Beginning at the front door, motion sensor lights can help ensure you always have a safe entrance and exit to your house. Once inside, hallways and stairs should be well-illuminated and have light switches at both ends so you’re never in the dark, according to the NCOA. 

High-visibility tape can also help draw your attention to potential hazards such as the front of each step in your staircase or changes in flooring material or height. And use night lights to illuminate your path to the bathroom, the bathroom itself, or anywhere else you might go in the dark.

Finally, make sure you’re ready for a situation when the lights go out. Keep several flashlights in easy-to-access areas, particularly near your bed. 

Step #3: Add Grab Bars and Railings

Grab bars and railings can help you navigate tricky situations and protect you in the event of a stumble. Case in point: Staircases should have two sturdy railings instead of one, per the CDC, and you should get in the habit of using both. 

In the bathroom, you may want grab bars in the tub or shower and near the toilet. (While you’re at it, non-slip mats for the shower or tub and the floor where you step afterward are musts.) Your Emcara Health providers can help you fit your bathroom with grab bars, an elevated toilet seat, or a chair and a hand-held shower head to meet your needs.

For areas where grab bars aren’t an option, such as living room furniture, you can also work with your provider to put yourself in a safe position to sit down and get up.

Step #4: Put Necessities Within Reach

Not being able to reach the things you need can be frustrating, and frustration can cause us to take unnecessary risks. For that reason, the NCOA suggests you arrange your day-to-day items in areas that are easy for you to access. 

Your favorite foods and cookware, for example, should be at an ideal height for you in your kitchen cupboards—let a visitor help you access the lesser-used dishes and small appliances you keep tucked away down low or up high.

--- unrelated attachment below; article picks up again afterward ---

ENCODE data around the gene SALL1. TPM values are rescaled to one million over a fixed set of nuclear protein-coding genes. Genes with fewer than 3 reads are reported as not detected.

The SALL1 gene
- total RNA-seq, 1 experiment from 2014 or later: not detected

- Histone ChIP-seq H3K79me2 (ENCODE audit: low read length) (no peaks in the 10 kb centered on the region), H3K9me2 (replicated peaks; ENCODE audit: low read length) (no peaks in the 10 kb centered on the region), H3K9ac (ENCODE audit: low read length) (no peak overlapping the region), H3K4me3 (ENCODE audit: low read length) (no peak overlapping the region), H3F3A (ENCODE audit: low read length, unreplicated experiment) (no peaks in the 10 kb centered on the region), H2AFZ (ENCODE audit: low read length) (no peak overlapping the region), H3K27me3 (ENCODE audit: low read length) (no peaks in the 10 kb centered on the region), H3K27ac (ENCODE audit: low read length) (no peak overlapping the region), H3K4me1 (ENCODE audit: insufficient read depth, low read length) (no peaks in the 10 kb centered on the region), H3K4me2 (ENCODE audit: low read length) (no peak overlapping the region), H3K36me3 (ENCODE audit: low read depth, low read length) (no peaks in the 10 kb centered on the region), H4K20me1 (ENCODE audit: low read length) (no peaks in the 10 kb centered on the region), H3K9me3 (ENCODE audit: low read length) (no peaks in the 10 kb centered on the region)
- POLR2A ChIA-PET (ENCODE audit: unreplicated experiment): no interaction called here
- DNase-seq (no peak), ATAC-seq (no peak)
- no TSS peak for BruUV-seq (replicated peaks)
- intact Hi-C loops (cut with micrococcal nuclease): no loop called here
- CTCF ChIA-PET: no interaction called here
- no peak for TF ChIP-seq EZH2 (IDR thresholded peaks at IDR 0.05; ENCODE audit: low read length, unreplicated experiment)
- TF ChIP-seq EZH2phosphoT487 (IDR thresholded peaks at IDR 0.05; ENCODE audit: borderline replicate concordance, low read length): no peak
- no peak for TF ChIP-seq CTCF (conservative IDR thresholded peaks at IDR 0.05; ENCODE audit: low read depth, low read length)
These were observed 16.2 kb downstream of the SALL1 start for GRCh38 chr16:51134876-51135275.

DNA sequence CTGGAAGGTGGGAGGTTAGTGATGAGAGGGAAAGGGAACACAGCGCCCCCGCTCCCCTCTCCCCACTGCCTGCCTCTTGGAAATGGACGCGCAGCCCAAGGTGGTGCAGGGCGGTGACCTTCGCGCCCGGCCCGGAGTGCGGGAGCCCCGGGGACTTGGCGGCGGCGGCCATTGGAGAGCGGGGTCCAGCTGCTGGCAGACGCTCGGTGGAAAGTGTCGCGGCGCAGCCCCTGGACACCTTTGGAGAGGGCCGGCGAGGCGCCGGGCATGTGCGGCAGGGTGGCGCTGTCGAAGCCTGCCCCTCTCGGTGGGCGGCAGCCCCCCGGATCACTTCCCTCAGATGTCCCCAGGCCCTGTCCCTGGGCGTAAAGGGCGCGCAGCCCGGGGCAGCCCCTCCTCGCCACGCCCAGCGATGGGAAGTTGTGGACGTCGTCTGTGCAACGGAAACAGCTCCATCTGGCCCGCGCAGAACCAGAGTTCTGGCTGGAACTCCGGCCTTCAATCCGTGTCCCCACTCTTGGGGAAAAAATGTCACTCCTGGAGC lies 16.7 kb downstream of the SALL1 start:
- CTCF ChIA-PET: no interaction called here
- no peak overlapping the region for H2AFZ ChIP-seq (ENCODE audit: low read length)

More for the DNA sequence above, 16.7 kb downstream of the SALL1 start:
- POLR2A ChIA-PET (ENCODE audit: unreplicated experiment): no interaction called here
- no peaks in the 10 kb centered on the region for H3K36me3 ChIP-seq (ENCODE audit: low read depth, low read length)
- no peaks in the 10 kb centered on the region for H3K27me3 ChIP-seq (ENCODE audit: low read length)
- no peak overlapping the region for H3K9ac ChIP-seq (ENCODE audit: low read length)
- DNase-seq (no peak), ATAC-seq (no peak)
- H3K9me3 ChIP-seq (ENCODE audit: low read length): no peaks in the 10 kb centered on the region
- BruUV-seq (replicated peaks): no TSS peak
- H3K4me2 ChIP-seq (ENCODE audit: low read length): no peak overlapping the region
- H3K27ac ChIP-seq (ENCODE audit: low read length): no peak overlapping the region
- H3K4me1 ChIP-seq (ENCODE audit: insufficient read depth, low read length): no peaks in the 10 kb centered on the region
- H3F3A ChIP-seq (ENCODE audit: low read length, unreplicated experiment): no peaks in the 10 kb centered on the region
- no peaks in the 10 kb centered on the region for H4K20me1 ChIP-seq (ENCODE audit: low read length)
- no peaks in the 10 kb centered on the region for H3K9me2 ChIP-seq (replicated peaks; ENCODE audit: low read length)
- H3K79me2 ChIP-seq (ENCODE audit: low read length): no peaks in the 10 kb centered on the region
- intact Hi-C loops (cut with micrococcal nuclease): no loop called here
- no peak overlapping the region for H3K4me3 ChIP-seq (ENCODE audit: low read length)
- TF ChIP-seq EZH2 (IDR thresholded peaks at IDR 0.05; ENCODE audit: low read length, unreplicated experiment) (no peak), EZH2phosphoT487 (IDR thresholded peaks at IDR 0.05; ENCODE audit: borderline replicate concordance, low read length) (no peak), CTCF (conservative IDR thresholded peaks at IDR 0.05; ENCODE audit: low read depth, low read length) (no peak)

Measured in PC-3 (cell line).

Reaching tools or grabbers can help you get to the back of your cabinets or the top of your shelves; they’re relatively inexpensive and come in different sizes and claw shapes, so you might use several grabbers to reach differently sized items. 

If you must use a step stool, make sure it’s a sturdy one with a wide base and a handle that’s tall enough to keep you steady.

Step #5: Hope for the Best, Plan for the Worst

You’ll be safer in your home once you address fall risks such as cluttered pathways, poor lighting, and tough-to-reach necessities. Unfortunately, falls can still happen, so you’ll want to have a plan in case you lose your footing and need assistance.

If you can afford one, a medical alert system is the best option. For about $20 per month, these small devices can be worn on your person or placed in an easily accessible location. With the press of a button, they can call 911 and get you help fast. Some wearable devices even have fall-detection features that automatically contact a 911 operator if they sense a fall.

With or without a medical alert system, you’ll also want to have a phone (or phones, ideally) nearby and a list of emergency contacts. The NCOA recommends keeping a phone within arm’s reach of your bed in case you need help during the night.

And remember, as a member of Emcara Health, your care team is available to assist you by phone or in person whenever you need them—24 hours a day, 7 days a week, 365 days a year.